Blood Vessels (OCR Gateway GCSE Biology: Combined Science)

Revision Note

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  • There are three main types of blood vessel:
    • Arteries- carry blood away from the heart
    • Veins- carry blood towards the heart
    • Capillaries- involved in the exchange of gas of materials with tissues
  • Each vessel has a particular function and is specifically adapted to carry out that function efficiently
  • There are also smaller vessels, arterioles that branch off from arteries and venules that branch into veins

Arteries carry blood under pressure

  • Key features:
    • Carry blood at high pressure away from the heart
    • Carry oxygenated blood (except the pulmonary artery)
    • Have a narrow lumen
    • Have thick muscular walls compared to the size of the lumen
    • The strong muscular walls contain elastic fibres to allow them to stretch and spring back
    • Blood flows through at a fast speed
  • The structure of an artery is adapted to its function in the following ways
    • Thick muscular walls withstand the high pressure of blood and maintain the blood pressure as it recoils after the blood has passed through
    • A narrow lumen also helps to maintain high pressure


Veins take blood back to the heart

  • Key features:
    • Carry blood at low pressure towards the heart
    • Have thin walls as the blood is at a lower pressure
    • Have a larger lumen than arteries
    • Contain valves
    • Blood flows through at a slow speed
  •  The structure of a vein is adapted to its function in the following ways:
      • A large lumen reduces resistance to blood flow under low pressure
      • Valves prevent the backflow of blood as it is under low pressure

Comparing arteries and veins, IGCSE & GCSE Biology revision notes

Comparing the structure of arteries and veins


Capillaries are small

  • Key features:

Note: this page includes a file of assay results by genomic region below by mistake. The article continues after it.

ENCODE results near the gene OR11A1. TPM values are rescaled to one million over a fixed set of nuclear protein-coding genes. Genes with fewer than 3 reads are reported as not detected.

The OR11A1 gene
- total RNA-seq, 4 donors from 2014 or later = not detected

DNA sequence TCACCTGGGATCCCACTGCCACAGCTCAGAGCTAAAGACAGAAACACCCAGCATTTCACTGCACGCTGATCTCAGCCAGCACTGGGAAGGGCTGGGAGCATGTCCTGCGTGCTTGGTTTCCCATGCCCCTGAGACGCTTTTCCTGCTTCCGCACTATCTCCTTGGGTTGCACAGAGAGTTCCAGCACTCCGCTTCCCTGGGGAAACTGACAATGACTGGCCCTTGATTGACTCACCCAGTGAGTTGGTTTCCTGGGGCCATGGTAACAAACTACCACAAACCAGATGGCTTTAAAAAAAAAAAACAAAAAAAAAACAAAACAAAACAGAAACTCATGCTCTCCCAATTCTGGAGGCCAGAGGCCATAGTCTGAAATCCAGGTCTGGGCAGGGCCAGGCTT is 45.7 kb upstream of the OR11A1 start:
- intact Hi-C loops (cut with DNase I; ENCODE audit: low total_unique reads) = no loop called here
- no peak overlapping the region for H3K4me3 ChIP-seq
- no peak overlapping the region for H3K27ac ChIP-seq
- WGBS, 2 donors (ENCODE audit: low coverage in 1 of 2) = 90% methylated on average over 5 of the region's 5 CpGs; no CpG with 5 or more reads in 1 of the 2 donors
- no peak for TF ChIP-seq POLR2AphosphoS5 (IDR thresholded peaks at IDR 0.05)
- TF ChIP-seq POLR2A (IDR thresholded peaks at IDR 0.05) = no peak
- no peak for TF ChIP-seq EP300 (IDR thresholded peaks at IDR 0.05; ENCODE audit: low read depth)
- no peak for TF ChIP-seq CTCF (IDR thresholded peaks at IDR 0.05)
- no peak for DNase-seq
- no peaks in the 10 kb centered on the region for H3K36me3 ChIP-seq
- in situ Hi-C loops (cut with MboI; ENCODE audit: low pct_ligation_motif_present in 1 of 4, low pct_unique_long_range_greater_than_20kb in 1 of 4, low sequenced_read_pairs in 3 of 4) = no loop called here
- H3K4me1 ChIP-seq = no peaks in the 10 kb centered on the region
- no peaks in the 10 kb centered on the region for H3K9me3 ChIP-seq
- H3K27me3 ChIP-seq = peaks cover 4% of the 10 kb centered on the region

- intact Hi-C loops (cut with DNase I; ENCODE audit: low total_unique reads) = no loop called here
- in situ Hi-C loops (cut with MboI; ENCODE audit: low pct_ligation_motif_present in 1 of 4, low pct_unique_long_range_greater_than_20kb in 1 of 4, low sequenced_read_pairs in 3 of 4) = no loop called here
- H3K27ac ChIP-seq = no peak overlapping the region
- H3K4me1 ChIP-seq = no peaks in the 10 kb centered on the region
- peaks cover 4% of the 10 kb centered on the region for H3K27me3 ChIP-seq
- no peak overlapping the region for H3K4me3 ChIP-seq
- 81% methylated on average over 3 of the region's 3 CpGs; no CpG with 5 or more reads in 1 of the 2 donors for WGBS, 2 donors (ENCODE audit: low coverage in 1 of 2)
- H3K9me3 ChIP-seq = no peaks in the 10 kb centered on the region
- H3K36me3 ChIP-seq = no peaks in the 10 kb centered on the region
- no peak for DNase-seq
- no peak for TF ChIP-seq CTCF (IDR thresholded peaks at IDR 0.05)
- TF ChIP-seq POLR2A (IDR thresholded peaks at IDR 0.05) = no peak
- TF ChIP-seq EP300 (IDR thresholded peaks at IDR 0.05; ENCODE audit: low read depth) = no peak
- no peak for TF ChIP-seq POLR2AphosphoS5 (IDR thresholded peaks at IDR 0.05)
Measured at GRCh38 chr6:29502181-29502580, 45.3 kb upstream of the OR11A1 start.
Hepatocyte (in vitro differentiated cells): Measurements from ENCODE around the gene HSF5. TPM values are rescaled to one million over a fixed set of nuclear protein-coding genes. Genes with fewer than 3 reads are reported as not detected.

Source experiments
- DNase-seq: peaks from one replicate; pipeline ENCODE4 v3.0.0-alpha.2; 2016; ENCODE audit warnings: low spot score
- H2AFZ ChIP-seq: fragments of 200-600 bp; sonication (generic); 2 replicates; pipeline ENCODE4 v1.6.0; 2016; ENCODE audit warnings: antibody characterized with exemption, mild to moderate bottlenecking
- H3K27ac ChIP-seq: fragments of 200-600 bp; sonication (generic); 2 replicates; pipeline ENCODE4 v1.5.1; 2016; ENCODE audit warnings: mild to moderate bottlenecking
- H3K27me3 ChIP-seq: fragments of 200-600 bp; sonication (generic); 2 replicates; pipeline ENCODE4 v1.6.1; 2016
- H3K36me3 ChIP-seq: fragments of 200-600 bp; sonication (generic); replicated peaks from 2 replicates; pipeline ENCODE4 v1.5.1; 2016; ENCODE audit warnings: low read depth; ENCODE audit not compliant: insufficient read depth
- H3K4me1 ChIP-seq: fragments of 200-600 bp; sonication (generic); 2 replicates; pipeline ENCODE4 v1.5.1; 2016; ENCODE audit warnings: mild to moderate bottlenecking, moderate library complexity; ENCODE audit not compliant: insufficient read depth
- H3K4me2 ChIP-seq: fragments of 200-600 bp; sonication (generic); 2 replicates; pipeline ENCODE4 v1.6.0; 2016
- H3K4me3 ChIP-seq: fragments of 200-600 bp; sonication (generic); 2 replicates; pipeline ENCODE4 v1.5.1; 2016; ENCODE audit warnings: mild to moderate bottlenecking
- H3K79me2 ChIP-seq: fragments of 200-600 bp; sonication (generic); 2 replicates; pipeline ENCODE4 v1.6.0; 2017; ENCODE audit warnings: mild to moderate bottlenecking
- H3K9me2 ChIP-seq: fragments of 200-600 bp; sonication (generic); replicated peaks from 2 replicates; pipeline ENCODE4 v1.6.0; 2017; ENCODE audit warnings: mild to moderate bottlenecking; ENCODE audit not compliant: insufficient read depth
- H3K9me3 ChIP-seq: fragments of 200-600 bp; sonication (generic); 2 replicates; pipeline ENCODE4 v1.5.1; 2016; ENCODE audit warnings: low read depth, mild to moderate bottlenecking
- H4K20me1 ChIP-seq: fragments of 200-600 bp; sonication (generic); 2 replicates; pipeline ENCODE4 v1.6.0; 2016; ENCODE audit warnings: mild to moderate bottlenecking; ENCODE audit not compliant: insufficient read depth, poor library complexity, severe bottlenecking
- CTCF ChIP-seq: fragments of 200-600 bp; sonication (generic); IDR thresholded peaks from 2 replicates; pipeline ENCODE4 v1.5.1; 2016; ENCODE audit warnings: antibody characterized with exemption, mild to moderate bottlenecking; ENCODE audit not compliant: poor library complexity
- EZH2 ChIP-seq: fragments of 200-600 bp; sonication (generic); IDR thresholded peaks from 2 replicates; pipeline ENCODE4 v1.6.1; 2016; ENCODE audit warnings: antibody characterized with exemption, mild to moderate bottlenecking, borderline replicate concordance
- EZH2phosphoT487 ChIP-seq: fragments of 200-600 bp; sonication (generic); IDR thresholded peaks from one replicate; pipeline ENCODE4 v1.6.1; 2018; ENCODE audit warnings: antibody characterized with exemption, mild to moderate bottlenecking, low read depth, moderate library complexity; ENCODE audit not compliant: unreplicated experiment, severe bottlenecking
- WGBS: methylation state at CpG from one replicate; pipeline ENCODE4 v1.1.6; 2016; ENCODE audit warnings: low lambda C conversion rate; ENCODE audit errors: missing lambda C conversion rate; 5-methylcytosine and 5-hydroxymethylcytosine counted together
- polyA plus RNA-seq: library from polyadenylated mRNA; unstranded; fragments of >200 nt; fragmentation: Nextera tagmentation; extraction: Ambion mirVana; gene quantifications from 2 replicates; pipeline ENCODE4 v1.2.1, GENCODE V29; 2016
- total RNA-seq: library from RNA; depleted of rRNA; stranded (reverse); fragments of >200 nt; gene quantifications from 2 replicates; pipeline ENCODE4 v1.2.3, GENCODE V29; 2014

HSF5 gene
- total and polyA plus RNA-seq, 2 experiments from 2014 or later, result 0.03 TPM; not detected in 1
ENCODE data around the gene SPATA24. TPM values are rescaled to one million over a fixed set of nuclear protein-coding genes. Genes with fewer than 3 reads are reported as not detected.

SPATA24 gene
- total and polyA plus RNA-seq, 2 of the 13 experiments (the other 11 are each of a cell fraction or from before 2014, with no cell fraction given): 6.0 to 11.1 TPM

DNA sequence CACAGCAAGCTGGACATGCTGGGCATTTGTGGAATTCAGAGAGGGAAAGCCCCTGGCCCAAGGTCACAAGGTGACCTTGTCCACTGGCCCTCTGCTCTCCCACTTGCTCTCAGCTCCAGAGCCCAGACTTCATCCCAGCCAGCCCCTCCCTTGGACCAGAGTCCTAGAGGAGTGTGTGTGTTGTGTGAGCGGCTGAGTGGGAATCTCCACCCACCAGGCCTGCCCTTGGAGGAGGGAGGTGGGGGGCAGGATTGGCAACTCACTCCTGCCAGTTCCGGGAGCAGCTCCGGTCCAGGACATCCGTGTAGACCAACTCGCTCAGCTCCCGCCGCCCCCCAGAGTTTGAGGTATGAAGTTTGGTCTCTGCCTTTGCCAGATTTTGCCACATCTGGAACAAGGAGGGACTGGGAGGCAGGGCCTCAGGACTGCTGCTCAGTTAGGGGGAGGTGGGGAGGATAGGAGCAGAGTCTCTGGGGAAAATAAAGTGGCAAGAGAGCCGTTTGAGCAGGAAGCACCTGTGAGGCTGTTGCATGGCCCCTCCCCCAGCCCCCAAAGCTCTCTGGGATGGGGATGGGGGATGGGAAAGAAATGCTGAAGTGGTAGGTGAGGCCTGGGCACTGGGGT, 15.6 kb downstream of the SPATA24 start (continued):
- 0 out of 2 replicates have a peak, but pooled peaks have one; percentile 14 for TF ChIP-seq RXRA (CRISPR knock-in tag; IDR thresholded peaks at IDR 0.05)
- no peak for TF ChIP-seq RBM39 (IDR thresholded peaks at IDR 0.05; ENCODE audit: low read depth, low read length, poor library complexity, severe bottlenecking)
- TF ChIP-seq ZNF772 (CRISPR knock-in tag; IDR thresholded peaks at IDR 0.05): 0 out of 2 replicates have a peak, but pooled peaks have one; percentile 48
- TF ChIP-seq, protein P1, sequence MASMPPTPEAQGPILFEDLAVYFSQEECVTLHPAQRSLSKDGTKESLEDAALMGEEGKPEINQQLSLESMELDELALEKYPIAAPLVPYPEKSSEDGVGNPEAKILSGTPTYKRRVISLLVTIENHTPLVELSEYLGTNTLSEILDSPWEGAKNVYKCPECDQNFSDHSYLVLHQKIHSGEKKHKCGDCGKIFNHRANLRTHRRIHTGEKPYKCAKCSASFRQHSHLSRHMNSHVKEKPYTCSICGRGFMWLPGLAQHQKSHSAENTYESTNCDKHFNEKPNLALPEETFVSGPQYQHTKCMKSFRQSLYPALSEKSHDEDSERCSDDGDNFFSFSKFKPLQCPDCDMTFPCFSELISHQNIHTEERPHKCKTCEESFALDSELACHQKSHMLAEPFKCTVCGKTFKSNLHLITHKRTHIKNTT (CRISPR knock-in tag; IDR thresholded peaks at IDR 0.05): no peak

• Very small - too small to be seen with the naked eye
    • Carry blood at low pressure within tissues
    • Have permeable walls that are one cell thick
    • Supply oxygenated blood and nutrients to tissues
    • Take away waste and deoxygenated blood
    • Speed of blood flow is slow
  • The structure of a capillary is adapted to its function in the following ways:
    • Capillaries have walls that are one cell thick (short diffusion distance) so substances can easily diffuse in and out of them
    • The walls are ‘leaky’ allowing blood plasma to leak out and form tissue fluid surrounding cells

Structure of a capillary, IGCSE & GCSE Biology revision notes

Structure of a capillary

The blood vessel network, IGCSE & GCSE Biology revision notes

A network of small capillaries allows for efficient exchange of materials in tissues

Exam Tip

The circulatory system can be viewed as a network of cylindrical tubes. The velocity of blood flow varies inversely with the total cross-sectional area of the blood vessels. As the total cross-sectional area of the vessels increases, the velocity of flow decreases. The slow flow in capillaries is because of the high total cross-sectional area of capillaries and not because capillaries are narrow. The collective cross-sectional area of all the capillaries in the human body is about a 1000 fold greater than the aorta. The slow flow in capillaries favours gas exchange and nutrient supply to cells.

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Author: Phil

Phil has a BSc in Biochemistry from the University of Birmingham, followed by an MBA from Manchester Business School. He has 15 years of teaching and tutoring experience, teaching Biology in schools before becoming director of a growing tuition agency. He has also examined Biology for one of the leading UK exam boards. Phil has a particular passion for empowering students to overcome their fear of numbers in a scientific context.